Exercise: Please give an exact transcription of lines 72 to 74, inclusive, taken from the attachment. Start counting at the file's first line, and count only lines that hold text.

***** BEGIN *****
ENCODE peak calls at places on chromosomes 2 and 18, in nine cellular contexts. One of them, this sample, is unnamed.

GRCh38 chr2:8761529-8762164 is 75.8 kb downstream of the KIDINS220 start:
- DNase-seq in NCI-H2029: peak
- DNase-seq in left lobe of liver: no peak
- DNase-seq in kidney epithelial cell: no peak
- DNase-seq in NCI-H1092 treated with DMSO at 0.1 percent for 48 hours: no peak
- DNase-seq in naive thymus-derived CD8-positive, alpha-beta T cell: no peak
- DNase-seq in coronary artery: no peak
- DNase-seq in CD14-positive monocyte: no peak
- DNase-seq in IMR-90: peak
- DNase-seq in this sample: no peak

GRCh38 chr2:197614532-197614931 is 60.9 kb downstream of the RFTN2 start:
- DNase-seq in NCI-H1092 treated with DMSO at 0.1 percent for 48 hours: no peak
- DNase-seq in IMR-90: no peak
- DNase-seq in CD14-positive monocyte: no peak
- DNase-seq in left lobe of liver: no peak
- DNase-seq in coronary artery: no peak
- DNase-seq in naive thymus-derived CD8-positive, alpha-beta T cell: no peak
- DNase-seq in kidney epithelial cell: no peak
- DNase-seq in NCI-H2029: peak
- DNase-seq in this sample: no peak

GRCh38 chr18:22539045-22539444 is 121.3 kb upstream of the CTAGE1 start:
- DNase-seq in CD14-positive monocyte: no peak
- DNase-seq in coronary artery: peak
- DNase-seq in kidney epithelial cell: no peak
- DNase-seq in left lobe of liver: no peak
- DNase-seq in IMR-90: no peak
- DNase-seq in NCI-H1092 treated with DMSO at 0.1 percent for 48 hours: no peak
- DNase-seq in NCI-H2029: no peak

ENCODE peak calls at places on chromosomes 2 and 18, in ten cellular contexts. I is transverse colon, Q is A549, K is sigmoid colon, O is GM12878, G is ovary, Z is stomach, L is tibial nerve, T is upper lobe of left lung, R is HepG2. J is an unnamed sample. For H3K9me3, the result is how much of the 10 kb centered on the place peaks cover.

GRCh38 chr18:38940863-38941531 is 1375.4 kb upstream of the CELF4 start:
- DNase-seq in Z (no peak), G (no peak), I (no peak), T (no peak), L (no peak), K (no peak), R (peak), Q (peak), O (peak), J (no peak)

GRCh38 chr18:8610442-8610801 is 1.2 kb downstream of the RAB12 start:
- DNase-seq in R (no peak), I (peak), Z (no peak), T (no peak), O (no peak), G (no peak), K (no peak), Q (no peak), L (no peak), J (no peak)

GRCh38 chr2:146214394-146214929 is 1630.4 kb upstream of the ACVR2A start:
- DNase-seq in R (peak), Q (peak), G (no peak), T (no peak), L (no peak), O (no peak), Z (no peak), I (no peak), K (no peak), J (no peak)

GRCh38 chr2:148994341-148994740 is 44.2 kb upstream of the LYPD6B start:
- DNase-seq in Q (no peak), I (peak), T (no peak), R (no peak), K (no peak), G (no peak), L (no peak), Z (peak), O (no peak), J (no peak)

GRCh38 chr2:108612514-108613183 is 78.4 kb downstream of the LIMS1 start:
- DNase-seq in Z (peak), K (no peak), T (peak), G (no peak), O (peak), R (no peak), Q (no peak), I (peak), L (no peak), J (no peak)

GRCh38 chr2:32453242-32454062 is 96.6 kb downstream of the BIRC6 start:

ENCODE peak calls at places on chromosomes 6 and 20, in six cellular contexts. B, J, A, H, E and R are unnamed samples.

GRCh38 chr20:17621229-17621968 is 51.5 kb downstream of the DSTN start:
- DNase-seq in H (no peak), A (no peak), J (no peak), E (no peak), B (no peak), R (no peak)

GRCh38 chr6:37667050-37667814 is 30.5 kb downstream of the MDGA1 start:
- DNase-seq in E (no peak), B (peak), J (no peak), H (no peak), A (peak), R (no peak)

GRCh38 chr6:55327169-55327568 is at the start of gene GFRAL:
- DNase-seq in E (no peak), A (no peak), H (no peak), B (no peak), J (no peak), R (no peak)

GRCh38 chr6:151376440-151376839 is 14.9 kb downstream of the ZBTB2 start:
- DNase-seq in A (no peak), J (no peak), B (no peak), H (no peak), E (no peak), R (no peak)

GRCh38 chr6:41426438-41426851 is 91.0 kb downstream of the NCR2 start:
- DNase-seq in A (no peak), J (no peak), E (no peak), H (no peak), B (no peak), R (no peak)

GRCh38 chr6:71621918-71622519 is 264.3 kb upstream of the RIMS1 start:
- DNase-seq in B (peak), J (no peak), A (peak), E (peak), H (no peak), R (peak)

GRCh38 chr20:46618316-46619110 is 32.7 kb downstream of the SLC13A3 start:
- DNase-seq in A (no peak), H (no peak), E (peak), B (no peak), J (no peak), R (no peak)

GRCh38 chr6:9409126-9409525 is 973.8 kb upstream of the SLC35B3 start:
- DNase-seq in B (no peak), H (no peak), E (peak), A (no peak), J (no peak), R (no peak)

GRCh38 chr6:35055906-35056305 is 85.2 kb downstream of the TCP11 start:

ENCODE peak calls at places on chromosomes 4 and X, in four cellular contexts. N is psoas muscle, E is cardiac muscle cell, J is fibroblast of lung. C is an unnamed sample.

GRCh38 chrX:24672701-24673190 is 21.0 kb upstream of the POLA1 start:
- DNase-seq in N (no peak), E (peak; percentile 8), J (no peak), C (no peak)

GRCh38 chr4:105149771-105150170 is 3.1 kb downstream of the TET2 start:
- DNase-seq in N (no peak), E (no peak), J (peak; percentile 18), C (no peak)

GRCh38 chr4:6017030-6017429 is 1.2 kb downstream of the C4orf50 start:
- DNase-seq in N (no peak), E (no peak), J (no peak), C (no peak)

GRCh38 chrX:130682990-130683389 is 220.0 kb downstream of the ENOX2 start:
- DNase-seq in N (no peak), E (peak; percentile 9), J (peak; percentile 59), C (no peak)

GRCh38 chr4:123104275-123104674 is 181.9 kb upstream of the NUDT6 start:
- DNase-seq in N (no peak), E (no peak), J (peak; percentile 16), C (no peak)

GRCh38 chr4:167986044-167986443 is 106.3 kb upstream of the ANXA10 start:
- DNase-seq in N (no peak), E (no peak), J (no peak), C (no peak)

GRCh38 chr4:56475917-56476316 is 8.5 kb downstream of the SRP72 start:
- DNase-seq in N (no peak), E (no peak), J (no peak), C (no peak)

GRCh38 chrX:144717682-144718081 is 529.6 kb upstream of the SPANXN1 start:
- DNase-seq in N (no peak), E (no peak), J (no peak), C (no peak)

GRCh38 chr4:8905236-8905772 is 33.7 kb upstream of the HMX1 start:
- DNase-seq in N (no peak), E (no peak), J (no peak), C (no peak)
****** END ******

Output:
- DNase-seq in N (no peak), E (no peak), J (no peak), C (no peak)

GRCh38 chr4:56475917-56476316 is 8.5 kb downstream of the SRP72 start:
- DNase-seq in N (no peak), E (no peak), J (no peak), C (no peak)